July 15, 2010

Review: THE EDUCATION OF BET by Lauren Baratz-Logsted

THE EDUCATION OF BET by Lauren Baratz-Logsted
YA historical fiction
Houghton Mifflin Books for Children
Hardcover, 192 pages
July 12, 2010 (in stores now)

From the back flap:

When Will and Bet were four, tragic circumstances brought them to the same house, to be raised as brother and sister. Now sixteen, they enjoy the comforts that come from wealth. But not all is well in their household. Because she is a girl, Bet's world is contained within the walls of their grand home and the constraints of her limited education. Will's world is much larger, as he is allowed - forced, in his case - to go to school. Neither is happy.

So Bet comes up with a plan and persuades Will to give it a try: They'll switch places. She'll go to school as Will. Will can live as he chooses.

But once Bet gets to school, she soon realizes living as a boy is going to be much more difficult than she imagined. Boys act very differently when they think there are no girls in their midst. In fact, they act rather brutish. But brutish Bet can deal with. It's more the attraction she feels for her roommate that gets Bet into real trouble. This is not the education she expected.

The cover: The cover alone made me want to pick it up. The color of the dress, the elegance of the model's arms, the leather chair and the dark shelves in the background? All gorgeous and inviting. After reading, I like the cover even more: the position of Bet's left hand, the veins in it (for in a Photoshop world, you know those veins were intentional), the porcelain of her skin, the lace detail on the dress, all point to the frailty of Bet's body, while the sturdy chair, the thick volumes, and the model's body itself – healthy, not sickly – hint at Bet's emotional and intellectual fortitude. Just a lovely, lovely cover!

The book: In Victorian England, there are few options for an intelligent girl who craves an education.
After sixteen-year-old Will is expelled from yet another school, Bet, who has always dreamed of a formal education hatches a plan: Will will teach Bet how to be a boy so she can take his place at school in the fall, and Will can persue his dream of joining the military.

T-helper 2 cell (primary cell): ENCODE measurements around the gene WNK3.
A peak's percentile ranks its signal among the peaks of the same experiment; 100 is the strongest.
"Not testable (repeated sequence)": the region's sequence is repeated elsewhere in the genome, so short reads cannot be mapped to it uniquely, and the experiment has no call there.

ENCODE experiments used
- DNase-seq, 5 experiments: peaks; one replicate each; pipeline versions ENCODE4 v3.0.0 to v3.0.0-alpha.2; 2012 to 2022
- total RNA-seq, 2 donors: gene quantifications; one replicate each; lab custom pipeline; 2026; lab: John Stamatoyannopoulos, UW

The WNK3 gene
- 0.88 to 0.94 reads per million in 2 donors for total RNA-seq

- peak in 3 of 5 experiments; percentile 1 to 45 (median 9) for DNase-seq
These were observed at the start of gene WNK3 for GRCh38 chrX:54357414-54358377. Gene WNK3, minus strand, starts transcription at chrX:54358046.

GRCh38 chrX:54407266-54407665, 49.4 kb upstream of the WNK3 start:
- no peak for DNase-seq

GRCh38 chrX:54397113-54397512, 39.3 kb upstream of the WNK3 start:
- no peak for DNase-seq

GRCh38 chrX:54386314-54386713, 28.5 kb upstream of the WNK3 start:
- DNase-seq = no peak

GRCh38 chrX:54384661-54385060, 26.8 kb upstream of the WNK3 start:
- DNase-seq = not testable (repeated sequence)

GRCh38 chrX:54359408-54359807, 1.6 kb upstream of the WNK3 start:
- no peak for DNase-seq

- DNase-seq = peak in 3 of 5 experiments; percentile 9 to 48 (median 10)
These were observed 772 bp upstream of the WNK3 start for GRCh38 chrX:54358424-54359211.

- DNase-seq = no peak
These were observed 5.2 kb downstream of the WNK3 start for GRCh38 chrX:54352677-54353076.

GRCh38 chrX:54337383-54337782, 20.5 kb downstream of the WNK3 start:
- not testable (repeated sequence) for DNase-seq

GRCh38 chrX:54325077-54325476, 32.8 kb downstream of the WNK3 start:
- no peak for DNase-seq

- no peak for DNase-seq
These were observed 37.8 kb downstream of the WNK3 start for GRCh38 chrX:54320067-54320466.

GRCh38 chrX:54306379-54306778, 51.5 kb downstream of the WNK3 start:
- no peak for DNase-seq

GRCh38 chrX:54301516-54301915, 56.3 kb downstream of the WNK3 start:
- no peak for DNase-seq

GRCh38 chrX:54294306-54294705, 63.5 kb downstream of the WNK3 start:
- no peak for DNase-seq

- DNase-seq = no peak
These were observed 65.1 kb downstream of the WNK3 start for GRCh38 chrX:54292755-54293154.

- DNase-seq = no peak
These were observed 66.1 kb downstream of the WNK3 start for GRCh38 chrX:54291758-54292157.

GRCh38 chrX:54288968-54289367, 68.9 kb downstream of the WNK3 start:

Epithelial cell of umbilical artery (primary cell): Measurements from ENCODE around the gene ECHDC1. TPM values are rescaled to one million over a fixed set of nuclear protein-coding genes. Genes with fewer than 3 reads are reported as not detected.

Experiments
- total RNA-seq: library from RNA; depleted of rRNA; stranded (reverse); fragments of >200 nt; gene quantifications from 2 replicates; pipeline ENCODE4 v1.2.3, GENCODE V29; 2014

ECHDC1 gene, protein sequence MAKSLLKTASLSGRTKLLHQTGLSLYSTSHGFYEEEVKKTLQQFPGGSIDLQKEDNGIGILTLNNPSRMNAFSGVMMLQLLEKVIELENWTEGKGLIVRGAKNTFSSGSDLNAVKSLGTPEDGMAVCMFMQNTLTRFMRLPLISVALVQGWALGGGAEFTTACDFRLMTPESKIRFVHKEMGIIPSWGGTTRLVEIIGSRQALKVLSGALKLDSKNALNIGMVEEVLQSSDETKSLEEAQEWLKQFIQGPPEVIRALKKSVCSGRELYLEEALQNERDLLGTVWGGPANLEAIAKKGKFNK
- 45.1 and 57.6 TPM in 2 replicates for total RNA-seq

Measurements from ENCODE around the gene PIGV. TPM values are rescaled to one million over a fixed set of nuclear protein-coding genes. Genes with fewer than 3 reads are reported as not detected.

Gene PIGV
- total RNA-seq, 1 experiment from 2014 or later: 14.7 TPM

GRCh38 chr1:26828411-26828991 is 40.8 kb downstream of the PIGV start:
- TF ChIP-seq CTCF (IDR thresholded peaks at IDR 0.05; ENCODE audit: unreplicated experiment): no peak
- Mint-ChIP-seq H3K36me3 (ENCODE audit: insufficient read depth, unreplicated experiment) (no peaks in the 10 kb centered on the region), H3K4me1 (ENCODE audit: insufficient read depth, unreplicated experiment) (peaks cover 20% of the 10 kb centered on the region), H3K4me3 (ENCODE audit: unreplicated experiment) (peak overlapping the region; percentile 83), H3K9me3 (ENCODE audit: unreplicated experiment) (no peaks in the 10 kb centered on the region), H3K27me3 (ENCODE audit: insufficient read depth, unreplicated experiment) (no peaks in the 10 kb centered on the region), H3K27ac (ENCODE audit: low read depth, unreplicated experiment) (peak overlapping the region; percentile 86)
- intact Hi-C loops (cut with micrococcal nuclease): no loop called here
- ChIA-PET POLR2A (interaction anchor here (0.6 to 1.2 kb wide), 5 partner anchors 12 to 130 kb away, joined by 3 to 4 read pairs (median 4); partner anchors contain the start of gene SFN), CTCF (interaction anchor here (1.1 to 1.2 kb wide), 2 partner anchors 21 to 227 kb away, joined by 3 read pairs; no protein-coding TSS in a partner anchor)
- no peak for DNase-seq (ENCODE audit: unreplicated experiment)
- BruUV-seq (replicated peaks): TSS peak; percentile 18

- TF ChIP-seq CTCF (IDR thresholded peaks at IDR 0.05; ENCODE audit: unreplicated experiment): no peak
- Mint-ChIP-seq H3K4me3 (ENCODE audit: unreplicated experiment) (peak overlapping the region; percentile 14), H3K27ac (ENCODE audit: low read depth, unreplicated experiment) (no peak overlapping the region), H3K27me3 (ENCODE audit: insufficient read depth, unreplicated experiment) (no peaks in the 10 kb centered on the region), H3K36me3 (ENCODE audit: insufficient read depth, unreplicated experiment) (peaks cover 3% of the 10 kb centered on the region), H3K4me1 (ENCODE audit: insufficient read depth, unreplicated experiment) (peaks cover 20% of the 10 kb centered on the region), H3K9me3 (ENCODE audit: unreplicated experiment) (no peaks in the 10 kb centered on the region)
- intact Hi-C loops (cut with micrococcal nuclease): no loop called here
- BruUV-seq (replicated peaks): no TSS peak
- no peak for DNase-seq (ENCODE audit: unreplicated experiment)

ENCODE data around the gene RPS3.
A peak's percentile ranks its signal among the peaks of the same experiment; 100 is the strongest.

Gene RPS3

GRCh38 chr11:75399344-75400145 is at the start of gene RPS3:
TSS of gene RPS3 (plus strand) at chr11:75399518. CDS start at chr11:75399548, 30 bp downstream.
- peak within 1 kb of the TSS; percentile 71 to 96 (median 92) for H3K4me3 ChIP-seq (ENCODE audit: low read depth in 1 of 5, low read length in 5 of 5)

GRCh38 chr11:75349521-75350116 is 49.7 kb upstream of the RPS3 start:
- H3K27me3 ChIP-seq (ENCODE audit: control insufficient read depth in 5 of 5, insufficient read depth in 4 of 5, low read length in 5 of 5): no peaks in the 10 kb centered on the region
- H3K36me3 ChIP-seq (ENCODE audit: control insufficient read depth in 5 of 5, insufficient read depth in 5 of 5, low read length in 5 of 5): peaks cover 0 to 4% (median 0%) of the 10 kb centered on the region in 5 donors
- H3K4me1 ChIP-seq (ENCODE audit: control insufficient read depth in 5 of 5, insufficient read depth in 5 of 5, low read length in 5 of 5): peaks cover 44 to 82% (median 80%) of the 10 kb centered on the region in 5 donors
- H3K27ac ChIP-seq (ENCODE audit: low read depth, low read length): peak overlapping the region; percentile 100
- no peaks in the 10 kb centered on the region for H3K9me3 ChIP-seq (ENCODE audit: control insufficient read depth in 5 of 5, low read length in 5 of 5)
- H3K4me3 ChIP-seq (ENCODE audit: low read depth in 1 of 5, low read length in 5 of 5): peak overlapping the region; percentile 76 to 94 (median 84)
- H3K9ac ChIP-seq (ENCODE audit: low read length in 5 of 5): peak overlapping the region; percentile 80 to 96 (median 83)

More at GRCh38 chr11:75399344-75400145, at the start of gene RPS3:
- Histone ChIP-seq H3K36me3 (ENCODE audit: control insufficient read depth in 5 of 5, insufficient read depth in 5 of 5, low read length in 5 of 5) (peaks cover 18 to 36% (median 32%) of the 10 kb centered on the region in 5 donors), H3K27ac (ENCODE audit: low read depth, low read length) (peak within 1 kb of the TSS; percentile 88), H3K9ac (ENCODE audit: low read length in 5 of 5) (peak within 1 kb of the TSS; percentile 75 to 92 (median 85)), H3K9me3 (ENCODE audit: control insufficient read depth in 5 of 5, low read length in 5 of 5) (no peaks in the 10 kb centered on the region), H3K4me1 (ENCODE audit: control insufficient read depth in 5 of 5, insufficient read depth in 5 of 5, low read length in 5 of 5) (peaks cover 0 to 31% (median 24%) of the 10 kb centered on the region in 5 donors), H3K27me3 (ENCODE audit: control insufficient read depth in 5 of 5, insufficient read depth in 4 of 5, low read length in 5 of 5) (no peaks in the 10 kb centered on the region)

But while Bet has a mind for learning, she's seen little of the outside world, gawking even at cows on the way to school, hair chopped off and wearing a suit, to assume Will's indentity at the Betterman Academy. Bet's naivete quickly gets her in more trouble than she knew existed, and the military might not be everything Will expected it to be.

At less than 200 pages, BET was a quick but enjoyable read. If Ms. Baratz-Logsted had made it 100 more pages, I would have gladly absorbed it, as I wanted more detail about Bet's world, which feels familiar and yet distinct from your typical Victorian England. In fact, it was refreshing to read a book about Victorian England that does not center around the London ton.

Bet's voice is both comical and determined, and mishaps of mistaken identity and misunderstanding abound. There is a moment toward the end of the book that I truly worried for Bet's safety, as well as moments throughout where I cheered her on in her triumphs over seemingly endless obstacles.

The writing was excellent in that I didn't notice it. No odd names or overused words pulled me from the book, which is rare. So many books are overwritten, but Ms. Baratz-Logsted did a wonderful job in letting the story speak for itself without the actual words getting in the way.

Some events that play out in the book seemed unlikely to happen in real life, so if you have trouble with suspension of disbelief, this may not be the book for you, but I found it a fun, funny read.

Recommended for: Historical fiction lovers in general, but especially those who enjoy tales of light-hearted comedy, mistaken indentity, or overcoming adversity.

ARC courtesy of Traveling ARC Tours.


The Readings of a Busy Mom said...

i walked past this today in my local book store and was wondering if i should buy or not...i may just do that now. GreatReview

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Phoebe said...

My first thought upon seeing the cover, even before I read your summary, was "Wait, is that a man in a dress?!" I suspect after reading your review that it's not Bet on the cover--it's Will! (explains the veins). Which is an awesome and bold choice.

Phoebe said...

Actually, reading more about the book, my interpretation sounds unlikely.

But, man, I've actually seen a lot of drag in my day, and does that look like a cross-dressed man. The hands, the arms, the shape of the upper chest . . . it's really strange.

Anonymous said...

Hi Abby! I'm just stopping by to let you know that I have something for you at my blog. Pick it up at your convenience. :o)

Abby Stevens said...

Readings - if you do read it, come back and let me know what you think. I'm always interested in other people's opinions.

Phoebe - that is so interesting, because when I saw the book I thought the woman looked very elegant (though now that you've mentioned it, I can see how one might think it was a boy in a dress!). Isn't it funny how differently people perceive things?

Elle - Thank you! Once I get back to blogging regularly, I will pass the award on. Thank you for thinking of me!

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